The DA’s Office also disputed the hiring figure, claiming they only have a total of 139 positions available and blaming “retirement and a previous hiring freeze,” but would not comment on the number of cases piled up.
“Some prosecutors have left for other jurisdictions. We have also hired prosecutors from other jurisdictions,” DA Office officials told The Post.
Former Los Angeles County DA Steve Cooley, who ran the office from 2000 to 2012, told The Post that recruitment was never previously an issue, but the office has recently started to “hemorrhage” talent.
“In my lifetime, that has never occurred before. There are usually 10 to 15 times more applicants than any one open position,” Cooley said.
“I’m stunned from the historical sense, but knowing what a toxic manager and boss George Gascón is, I’m not surprised because some of the people he’s brought in are just odious people. Who would want to come and work here under such conditions?”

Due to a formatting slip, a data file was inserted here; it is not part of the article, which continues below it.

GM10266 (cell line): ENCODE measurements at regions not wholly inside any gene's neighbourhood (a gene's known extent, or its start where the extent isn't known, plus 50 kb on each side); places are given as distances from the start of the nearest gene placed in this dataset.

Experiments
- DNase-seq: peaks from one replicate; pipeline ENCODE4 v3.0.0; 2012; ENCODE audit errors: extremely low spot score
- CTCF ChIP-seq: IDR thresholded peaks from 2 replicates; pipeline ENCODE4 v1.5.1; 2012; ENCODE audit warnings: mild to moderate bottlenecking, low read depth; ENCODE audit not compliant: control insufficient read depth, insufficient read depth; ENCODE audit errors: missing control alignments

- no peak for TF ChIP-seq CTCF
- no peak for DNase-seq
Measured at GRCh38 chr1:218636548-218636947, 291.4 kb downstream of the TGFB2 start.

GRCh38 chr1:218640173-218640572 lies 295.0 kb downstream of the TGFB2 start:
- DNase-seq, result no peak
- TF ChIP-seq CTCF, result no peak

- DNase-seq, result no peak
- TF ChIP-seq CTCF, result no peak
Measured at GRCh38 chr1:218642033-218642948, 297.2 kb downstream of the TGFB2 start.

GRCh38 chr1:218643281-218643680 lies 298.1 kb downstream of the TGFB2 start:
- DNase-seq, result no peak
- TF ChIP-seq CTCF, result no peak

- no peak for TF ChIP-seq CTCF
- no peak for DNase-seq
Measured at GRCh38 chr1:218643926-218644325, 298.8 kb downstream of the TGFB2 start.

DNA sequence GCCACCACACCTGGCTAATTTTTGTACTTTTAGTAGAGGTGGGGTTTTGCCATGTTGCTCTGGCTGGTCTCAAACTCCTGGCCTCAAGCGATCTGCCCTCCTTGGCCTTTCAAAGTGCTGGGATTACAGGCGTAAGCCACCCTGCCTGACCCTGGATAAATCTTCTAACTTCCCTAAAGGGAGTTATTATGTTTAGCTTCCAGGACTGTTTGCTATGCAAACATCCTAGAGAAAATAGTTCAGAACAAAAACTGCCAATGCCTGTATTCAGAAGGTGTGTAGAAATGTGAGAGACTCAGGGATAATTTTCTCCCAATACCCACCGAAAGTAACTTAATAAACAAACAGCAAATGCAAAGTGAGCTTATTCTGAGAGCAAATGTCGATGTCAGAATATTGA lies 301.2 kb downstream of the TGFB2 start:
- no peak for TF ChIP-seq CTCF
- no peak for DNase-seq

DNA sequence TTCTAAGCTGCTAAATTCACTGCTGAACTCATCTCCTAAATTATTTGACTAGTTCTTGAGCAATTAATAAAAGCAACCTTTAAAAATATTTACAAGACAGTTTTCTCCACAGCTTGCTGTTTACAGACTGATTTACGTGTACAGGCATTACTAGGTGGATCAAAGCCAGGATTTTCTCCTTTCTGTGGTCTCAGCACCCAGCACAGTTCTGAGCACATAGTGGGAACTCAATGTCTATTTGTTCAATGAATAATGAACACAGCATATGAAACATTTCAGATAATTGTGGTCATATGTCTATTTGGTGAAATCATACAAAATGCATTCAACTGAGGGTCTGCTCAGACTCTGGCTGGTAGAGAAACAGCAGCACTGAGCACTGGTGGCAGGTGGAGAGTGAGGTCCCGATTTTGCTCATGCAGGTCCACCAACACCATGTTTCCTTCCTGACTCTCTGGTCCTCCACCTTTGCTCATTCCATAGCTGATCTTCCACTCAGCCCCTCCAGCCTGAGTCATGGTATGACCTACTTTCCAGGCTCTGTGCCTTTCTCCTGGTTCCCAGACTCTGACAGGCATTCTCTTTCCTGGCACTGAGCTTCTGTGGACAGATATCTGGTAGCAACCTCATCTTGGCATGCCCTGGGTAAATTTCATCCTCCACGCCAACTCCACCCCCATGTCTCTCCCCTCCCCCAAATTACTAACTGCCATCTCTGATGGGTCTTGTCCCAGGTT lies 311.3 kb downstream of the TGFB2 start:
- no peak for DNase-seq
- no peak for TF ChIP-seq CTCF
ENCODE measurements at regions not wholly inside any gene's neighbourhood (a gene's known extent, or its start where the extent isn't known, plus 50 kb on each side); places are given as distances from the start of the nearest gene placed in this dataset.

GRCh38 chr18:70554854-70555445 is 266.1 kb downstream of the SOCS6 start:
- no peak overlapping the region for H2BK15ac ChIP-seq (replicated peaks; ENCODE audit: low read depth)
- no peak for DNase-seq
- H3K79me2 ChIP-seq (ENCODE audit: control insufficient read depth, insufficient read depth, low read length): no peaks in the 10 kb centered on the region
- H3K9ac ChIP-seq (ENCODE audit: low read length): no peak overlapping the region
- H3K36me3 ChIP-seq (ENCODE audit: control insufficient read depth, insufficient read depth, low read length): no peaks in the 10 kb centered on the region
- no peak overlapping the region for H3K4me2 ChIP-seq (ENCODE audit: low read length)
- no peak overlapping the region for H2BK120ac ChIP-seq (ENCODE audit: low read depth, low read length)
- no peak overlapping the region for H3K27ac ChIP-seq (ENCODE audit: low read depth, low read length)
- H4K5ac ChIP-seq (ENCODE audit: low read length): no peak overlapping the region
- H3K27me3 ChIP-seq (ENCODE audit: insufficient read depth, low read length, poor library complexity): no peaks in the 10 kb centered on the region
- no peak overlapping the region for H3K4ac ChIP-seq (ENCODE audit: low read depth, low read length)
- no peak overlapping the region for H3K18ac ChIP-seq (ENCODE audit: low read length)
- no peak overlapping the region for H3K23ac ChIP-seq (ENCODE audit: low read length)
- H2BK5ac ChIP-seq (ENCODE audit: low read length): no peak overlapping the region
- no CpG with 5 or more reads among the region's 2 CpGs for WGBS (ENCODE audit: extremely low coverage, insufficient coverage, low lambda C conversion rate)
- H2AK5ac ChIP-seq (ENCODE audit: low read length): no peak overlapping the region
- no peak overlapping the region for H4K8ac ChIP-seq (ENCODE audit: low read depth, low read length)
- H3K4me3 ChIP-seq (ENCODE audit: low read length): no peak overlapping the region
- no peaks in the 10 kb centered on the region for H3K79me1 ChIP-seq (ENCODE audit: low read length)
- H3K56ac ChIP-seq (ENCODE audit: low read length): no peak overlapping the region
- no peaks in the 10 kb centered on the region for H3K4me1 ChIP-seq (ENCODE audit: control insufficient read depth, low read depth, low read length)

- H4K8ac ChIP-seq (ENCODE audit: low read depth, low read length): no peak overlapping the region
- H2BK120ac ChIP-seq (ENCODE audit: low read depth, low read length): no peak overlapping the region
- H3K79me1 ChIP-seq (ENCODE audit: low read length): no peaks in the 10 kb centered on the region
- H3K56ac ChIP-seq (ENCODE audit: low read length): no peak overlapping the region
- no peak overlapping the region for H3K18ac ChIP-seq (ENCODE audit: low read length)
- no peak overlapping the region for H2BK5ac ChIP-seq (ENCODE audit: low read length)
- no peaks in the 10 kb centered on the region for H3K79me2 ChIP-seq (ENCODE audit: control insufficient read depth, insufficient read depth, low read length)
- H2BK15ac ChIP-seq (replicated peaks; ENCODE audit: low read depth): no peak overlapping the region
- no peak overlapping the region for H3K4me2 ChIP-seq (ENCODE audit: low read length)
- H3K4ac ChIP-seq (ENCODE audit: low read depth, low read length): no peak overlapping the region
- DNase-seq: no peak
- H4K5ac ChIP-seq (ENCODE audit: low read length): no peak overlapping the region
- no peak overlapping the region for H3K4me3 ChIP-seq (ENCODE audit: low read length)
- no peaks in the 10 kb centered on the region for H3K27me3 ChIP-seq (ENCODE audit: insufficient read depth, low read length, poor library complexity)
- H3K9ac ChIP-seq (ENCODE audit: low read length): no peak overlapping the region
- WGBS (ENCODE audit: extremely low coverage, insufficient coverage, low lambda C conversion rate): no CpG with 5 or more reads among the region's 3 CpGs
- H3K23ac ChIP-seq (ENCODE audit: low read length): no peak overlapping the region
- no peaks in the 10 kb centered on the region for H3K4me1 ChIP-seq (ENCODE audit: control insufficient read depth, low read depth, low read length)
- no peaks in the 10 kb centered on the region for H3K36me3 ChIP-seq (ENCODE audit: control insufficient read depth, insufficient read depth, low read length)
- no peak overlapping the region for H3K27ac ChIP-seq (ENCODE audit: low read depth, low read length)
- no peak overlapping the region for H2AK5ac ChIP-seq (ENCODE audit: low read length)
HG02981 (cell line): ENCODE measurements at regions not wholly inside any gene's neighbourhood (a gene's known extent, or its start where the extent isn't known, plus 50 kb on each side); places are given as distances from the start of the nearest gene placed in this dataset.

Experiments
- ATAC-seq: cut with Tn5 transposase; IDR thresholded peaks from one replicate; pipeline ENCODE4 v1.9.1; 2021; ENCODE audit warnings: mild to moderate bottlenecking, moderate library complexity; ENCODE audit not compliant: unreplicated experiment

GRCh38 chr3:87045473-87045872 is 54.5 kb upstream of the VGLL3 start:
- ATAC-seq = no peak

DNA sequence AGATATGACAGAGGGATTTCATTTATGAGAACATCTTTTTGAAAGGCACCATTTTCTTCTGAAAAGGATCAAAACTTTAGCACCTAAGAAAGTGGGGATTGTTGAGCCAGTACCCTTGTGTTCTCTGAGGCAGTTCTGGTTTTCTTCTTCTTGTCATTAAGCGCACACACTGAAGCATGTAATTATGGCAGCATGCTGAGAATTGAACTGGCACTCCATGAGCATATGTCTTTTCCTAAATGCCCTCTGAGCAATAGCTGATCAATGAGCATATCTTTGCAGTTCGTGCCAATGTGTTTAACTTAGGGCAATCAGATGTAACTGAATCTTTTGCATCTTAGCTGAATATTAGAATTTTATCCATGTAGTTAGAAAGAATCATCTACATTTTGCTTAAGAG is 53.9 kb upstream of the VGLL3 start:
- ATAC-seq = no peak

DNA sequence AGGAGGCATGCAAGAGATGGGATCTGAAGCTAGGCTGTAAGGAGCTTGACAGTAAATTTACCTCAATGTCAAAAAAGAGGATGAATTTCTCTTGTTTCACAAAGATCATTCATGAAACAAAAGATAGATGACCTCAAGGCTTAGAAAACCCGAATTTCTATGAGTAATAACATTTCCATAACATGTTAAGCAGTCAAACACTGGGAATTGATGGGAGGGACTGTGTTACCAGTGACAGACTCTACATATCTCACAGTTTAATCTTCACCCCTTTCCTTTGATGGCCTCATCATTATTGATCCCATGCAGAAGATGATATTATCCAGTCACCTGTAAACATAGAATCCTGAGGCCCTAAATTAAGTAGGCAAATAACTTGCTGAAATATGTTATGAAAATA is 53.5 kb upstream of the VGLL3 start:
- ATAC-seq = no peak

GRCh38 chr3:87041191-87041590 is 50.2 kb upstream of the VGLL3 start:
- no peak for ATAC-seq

Gascón has previoulsy defended his policy decisions, saying a “tough-on-crime approach failed” and that he was “trying to dramatically change a system that has served no one, not the victims of crime, not those who are accused and not the public.”
Those still serving the DA feel underappreciated as they struggle under the weight of their caseload.
“You have mid-career-level prosecutors doing the heavy lifting and are tired of being treated like s–t,” said one prosecutor on the condition that they remain anonymous.
“The problem is, people started leaving because they became so fed up with his policies, so those of us who stayed are carrying two or three times the caseload.”
Around 20 cases have been filed by high-ranking members of the DA’s Office who claim they were removed from their posts because they criticized Gascón’s policies.
One of those was a retaliation suit filed by Shawn Randolph, former head of the juvenile division, who pushed back on a decree from Gascón banning prosecutors from trying under-18s as adults.
Randolph was transferred to the parole division, which her attorney said was a “dead-end career move,” and a jury agreed, awarding her a $1.5 million verdict last month, according to the Los Angeles Times,